Send THIS To Your CFO (Anonymously)
Attention, all finance executives seeking to understand the ROI on marketing investments...
Over the years I've learned that if I come home to find something in the house broken or missing, I'm much more likely to get the truth if I ask my kids "does anyone know anything about [fill in the blank]" than if I ask "Who broke this?" or "Who took my [whatever]?" The latter approach immediately sends everyone into damage control mode, while the former gives them a bit more latitude to respond in a responsible way. They sense somehow that I am more interested in addressing the problem than finding someone to blame for it. Even the kids who know they never touched the object of my immediate interest learn from my approach and become more proactive in disclosing their borrowing or breaking events in the future.
There are similarities where finance and marketing interact. Finance is often perceived to have parental-like authority in its control of the budget and its audit/oversight responsibility. So it is an unfortunate truth that too often the journey toward better insight into marketing payback gets derailed right at the start, when finance asks what they believe to be a logical and simple question, but which marketing interprets in the form of a challenge - For example,
"Is our marketing generating any value for shareholders?" or
"How do we know that marketing is working?"
These questions have the immediate and profound effect of putting marketing into "justification" mode and encouraging them to respond defensively. And since marketers are pretty creative and articulate people, they usually answer with a long stream of ad-hoc evidence, anecdotes, and metaphors that individually may not be so convincing, but in the aggregate create enough uncertainty within the executive committee to neutralize the question and deflect the discussion. The result is a stalemate, where the inherent subtleties of marketing are explained with superior powers of persuasion to cast doubt on the wisdom of cutting marketing spend.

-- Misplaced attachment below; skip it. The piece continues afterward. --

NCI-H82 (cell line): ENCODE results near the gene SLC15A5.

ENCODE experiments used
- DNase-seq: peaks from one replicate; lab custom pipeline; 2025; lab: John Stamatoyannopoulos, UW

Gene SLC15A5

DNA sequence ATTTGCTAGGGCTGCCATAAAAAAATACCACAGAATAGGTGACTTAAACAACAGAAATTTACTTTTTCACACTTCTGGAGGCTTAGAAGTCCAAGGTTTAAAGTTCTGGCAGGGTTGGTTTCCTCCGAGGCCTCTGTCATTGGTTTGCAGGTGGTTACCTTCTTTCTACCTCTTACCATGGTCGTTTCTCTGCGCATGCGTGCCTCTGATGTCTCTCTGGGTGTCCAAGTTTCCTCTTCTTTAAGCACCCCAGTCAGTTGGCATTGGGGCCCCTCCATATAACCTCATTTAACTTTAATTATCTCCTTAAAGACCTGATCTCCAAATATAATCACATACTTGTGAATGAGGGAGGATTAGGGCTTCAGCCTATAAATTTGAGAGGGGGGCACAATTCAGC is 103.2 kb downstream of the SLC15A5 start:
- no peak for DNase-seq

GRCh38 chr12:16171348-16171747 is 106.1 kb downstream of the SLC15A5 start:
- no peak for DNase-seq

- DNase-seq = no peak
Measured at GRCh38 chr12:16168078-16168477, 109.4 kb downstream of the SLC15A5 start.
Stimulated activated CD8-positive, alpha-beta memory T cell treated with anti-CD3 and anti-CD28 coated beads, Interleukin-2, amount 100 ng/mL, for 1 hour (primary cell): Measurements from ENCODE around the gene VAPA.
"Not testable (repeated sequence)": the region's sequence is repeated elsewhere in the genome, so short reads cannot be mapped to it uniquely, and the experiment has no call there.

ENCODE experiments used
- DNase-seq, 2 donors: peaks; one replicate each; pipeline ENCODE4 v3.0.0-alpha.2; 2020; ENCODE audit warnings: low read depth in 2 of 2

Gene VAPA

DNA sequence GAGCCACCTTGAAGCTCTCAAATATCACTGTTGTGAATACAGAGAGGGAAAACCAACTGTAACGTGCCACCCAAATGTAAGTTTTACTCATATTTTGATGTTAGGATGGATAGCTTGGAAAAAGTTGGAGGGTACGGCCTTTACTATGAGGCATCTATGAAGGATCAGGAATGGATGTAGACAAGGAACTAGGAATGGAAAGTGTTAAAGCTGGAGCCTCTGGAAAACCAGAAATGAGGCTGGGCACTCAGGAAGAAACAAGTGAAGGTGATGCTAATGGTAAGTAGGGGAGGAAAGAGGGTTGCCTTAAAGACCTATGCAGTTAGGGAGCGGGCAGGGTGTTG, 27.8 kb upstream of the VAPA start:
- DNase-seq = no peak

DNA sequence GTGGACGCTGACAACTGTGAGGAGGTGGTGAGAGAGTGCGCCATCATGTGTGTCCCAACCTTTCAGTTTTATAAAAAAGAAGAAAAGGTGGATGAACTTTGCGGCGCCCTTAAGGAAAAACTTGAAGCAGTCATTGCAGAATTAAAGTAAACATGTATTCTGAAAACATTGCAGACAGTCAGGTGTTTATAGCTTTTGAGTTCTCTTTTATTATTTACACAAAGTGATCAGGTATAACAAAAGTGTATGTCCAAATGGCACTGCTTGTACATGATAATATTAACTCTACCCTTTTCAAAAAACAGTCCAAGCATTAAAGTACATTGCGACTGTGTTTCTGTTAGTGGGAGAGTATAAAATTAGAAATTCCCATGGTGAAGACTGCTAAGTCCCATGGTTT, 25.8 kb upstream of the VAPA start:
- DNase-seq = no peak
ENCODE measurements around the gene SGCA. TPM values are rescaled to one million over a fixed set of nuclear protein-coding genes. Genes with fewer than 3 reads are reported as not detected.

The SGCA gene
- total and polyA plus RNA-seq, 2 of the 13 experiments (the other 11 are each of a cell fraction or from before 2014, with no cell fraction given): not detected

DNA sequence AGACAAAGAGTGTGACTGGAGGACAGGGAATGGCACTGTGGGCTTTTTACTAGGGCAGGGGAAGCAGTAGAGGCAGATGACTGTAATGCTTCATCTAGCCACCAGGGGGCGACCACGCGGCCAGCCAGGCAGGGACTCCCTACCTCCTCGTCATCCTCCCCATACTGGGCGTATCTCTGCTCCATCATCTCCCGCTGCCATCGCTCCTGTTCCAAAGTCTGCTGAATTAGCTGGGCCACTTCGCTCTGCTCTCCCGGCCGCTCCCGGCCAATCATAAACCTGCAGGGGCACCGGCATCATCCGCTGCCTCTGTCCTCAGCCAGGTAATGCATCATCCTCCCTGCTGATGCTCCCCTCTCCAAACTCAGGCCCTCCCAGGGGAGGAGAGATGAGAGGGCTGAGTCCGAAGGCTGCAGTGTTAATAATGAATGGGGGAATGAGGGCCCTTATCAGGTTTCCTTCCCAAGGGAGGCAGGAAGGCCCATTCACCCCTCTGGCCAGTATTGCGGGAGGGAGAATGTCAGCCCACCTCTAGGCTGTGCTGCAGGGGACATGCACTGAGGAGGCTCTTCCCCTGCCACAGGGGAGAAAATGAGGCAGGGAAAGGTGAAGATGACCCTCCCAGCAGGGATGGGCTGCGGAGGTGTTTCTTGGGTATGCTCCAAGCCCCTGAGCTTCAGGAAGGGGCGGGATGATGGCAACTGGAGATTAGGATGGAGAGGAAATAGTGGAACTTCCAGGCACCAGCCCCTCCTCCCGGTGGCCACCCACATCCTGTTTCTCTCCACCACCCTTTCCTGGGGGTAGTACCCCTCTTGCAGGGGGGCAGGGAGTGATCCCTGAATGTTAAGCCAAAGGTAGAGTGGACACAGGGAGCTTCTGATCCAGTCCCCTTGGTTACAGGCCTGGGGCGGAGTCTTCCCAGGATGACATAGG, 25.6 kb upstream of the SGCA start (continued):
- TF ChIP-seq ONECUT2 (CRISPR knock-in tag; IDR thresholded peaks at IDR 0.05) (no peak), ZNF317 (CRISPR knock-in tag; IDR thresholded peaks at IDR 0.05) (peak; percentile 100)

Of course this doesn't help the organization get any smarter. In fact, it actually has a significant "insight opportunity cost," since all the resources that could have been directed towards the pursuit of true insight get diverted to "proving" that marketing works.
Successful marketing measurement, like many other challenging tasks within the company, is a function of effectively deploying constrained resources on a few key focal points rather than fracturing the effort in a broad search for the "preponderance of evidence". Imagine the payback insight you seek is trapped inside a large wooden log, and splitting the log open is the only way to extract it. You can split the log with a sharpened axe striking the right point in a single blow (two at most), or you can endlessly pound it with a sledge hammer until it (or you) slowly turn to dust. Which approach would you prefer?
The CFO is much more likely to get the answers they're seeking by approaching the dialogue on marketing payback from an angle that generates productive engagement rather than defensive deflection. Doing so requires three specific attitudinal changes in how most CFOs would normally pursue the answers:
1. Acknowledge that good marketing always creates shareholder value. If necessary, suspend your disbelief and be willing to concede that if we did things better, we would see a beneficial result. Use questions intended to discover:
· "What can we achieve with good marketing?"
· "How well is our current marketing performing?" and
· "How can we improve the payback we're getting?"
2. Embrace uncertainty -- especially in the early stages of measurement when the unknowns will outnumber the knowns. Be patient with ambiguity and willing to accept "I don't know..." as an answer from marketing in the near term, provided it is followed in short order by "...but here is what we can do to find out." Premature demands for precision will backfire in the form of higher weighting of the more measurable marketing elements such as website traffic and direct response programs -- even if those aren't the real drivers of your success in the marketplace.
3. Exercise patience. The questions you're asking will take some time to fully answer. Expect to see some progress made soon, and then more made in measured increments, but don't assume that applying time pressure will speed the discovery. More likely, impatience will be met with passive-aggressive resistance, which will surface many more complex obstacles than you or the rest of the finance team have the time or ability to conquer.
There are other, more targeted questions you can ask of marketing to put the measurement effort on the right track. But if the spirit of your inquiry is interpreted as a quest for insight rather than an attack on the marketing organization, you'll get much closer to the answers you're seeking, and get there much faster.